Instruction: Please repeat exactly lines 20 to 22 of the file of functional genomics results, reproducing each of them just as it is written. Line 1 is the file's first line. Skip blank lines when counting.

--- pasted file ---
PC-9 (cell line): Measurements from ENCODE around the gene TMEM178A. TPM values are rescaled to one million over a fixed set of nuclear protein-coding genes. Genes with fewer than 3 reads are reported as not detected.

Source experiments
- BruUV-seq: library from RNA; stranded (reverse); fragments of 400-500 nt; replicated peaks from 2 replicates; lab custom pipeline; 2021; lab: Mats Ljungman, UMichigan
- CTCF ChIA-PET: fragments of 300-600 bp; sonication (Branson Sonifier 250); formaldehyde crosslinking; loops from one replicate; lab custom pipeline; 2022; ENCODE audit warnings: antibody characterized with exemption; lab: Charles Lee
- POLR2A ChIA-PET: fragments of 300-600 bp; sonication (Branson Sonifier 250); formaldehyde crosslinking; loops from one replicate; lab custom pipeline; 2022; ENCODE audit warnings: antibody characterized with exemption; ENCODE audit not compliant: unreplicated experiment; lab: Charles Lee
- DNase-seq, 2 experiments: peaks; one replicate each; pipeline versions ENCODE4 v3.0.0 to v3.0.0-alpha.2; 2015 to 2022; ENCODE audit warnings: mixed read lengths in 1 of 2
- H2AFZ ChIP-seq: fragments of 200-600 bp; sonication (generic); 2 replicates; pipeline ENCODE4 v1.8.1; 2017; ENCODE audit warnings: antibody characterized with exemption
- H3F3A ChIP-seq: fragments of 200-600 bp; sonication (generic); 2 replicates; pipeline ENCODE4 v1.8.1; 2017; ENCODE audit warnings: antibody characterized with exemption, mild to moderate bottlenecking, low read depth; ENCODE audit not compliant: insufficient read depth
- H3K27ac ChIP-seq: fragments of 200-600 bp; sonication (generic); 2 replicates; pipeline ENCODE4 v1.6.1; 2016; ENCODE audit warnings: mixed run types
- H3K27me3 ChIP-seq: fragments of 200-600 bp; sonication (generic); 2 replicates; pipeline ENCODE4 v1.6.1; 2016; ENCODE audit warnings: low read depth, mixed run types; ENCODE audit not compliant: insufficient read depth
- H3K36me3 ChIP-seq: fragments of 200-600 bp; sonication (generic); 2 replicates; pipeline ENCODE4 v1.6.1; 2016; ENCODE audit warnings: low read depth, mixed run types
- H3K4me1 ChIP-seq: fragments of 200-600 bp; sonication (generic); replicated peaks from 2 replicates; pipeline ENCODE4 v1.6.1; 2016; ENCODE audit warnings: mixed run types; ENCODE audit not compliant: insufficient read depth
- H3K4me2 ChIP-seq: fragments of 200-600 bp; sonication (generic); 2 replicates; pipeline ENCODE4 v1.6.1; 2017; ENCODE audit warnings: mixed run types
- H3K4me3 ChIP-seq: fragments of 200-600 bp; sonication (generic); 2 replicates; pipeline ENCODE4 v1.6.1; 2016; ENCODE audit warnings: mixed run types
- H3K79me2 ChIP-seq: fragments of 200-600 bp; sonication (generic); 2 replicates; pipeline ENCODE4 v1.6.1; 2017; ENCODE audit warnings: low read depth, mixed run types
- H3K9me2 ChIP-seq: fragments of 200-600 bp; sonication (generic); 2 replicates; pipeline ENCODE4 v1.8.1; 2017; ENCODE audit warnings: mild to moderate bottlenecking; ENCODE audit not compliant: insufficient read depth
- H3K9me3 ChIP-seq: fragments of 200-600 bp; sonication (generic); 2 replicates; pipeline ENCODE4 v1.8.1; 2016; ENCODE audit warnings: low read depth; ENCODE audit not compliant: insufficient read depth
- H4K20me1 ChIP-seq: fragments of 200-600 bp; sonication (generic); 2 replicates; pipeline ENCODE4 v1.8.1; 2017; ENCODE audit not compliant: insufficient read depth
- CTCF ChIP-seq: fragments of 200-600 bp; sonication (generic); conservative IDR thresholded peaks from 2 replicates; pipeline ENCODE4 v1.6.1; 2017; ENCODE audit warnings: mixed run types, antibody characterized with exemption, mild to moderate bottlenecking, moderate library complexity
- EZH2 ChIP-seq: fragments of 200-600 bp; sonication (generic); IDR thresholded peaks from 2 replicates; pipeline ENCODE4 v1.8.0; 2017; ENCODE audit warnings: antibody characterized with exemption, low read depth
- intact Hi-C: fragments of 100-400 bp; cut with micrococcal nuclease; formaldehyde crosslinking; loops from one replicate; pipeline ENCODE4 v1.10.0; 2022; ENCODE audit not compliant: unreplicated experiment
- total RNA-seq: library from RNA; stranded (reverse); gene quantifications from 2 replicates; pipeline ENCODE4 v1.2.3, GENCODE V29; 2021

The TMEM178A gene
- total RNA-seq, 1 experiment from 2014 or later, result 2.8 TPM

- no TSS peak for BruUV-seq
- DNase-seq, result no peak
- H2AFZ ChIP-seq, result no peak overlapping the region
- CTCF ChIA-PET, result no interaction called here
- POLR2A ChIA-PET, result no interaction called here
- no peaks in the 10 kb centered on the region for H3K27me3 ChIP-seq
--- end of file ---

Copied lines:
- EZH2 ChIP-seq: fragments of 200-600 bp; sonication (generic); IDR thresholded peaks from 2 replicates; pipeline ENCODE4 v1.8.0; 2017; ENCODE audit warnings: antibody characterized with exemption, low read depth
- intact Hi-C: fragments of 100-400 bp; cut with micrococcal nuclease; formaldehyde crosslinking; loops from one replicate; pipeline ENCODE4 v1.10.0; 2022; ENCODE audit not compliant: unreplicated experiment
- total RNA-seq: library from RNA; stranded (reverse); gene quantifications from 2 replicates; pipeline ENCODE4 v1.2.3, GENCODE V29; 2021